Theories of Technological Change
This course will provide students with a set of frameworks to examine some characteristic social patterns that emerge when new technologies are developed and implemented. Different historical cases will be analyzed to demonstrate different use patterns of technology in different fields of human endeavor including education, health, the home, and the military. We will also look at examples of technology adoption and non adoption at the state, the organizational, and the domestic level.
History, Culture, and Politics of the 1960s
The 1960s is a decade that still looms large in the American psyche. From the war in Vietnam to the rise of the counterculture movement to the struggle for social justice and civil rights, the period continues to capture the public’s imagination as a period of immense political, social, and cultural tumult. This class examines the “long” 1960s and situates this pivotal period within the larger context of post-war America, a time when Americans wrestled with issues of profound national importance and when American values and the American way of life were not only severely challenged – both at home and abroad – but subject to sweeping transformation. This course will explore this volatile and highly important period predominantly through the lens of American politics, society, and culture. However, it will situate the profound changes in America’s political, social, and cultural landscapes within the context of a wider world, touching upon the nation’s role as a global superpower and exploring issues
Empire and Decolonization
This interdisciplinary class will provide an overview 20th century from the perspective of collapsing empires and the resulting political, social and economic changes. Adding a non-Western perspective to this topic, this class will highlight the efforts and failures of colonized peoples to achieve independence through various means, including violence, protest andnegotiation. By highlighting the intersection of the Cold War and decolonization, this class will provide an examination of the limitations and constraints newly independent countries, peoples and groups faced and the varied responses to these challenges. After a brief overview of the world before 1945, it will examine the rise of the United States and Soviet Union before highlighting Asian, Latin American and African responses to both decolonization and the Cold War. It will utilize primary source accounts,fictional readings and newly published overviews and will also include the development of a student research paper.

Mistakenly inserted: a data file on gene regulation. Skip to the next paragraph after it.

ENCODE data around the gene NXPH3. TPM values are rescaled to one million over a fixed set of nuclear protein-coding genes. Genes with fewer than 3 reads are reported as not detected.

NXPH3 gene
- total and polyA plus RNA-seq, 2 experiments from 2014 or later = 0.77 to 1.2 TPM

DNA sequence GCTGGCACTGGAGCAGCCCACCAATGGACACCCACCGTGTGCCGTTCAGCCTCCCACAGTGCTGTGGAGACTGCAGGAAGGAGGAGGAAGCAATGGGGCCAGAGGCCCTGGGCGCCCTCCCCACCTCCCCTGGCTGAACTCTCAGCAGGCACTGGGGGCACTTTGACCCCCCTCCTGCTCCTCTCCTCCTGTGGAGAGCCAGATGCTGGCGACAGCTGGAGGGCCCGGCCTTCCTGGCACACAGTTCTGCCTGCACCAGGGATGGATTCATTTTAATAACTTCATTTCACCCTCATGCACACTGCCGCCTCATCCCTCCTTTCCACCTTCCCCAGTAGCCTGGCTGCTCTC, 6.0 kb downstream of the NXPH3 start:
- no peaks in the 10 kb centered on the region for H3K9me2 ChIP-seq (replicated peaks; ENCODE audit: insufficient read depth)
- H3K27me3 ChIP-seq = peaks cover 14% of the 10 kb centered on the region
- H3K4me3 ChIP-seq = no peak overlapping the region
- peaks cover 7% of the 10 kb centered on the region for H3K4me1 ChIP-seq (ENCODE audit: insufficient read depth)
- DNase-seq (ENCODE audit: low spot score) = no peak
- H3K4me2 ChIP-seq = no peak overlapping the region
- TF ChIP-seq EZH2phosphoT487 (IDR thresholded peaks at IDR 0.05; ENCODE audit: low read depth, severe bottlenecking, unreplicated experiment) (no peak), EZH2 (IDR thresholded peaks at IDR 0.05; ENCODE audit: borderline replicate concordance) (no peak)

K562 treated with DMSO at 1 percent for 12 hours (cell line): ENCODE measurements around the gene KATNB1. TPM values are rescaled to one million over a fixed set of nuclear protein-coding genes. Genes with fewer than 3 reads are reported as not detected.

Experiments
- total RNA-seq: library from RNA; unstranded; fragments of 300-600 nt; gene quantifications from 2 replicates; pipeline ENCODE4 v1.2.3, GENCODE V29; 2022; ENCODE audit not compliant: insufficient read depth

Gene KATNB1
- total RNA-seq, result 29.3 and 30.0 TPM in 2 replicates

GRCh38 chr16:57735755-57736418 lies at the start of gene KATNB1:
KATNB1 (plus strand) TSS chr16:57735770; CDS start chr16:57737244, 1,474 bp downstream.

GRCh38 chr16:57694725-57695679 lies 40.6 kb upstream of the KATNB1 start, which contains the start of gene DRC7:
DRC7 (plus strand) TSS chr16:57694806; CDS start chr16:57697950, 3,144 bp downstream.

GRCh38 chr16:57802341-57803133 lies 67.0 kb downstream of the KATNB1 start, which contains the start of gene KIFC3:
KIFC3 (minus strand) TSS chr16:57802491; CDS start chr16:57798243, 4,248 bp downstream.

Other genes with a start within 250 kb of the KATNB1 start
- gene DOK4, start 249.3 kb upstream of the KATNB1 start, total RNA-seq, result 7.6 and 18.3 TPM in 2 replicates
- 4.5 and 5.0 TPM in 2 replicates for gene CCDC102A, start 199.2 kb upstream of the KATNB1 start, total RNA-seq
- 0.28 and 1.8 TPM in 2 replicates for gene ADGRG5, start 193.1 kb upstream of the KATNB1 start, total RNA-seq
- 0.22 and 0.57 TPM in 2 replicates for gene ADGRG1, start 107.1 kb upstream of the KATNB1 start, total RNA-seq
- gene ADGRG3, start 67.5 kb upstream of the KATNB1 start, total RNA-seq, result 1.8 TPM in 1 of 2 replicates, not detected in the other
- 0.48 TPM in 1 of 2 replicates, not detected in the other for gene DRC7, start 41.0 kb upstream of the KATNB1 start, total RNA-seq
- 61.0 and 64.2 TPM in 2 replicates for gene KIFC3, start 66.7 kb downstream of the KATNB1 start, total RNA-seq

Psychology of Religious Beliefs, Values, and Symbols
Religion remains one of the most puzzling aspects of human behavior for psychologists to explain, since it involves some of the strongest and strangest beliefs, values, emotions, and experiences that people have. This course will explore a variety of theories intended to show possible psychological interpretations for belief in God, prayer and rituals, religious myths and symbols, and altered states of consciousness involved in phenomena such as mysticism, near-death experience, possession, and apparitions. We will analyze the work of Sigmund Freud, Carl Jung, Erich Fromm, and others.
Independent study of special interest to the student, under supervision of an advisor chosen by the student in consultation with the program director.
Continuous registration may be accomplished by enrolling for at least three credits in standard course offerings, including research courses, or by enrolling in this course for 0 credits. Students actively engaged in study toward their degree who are using university facilities and faculty time are expected to enroll for the appropriate credits.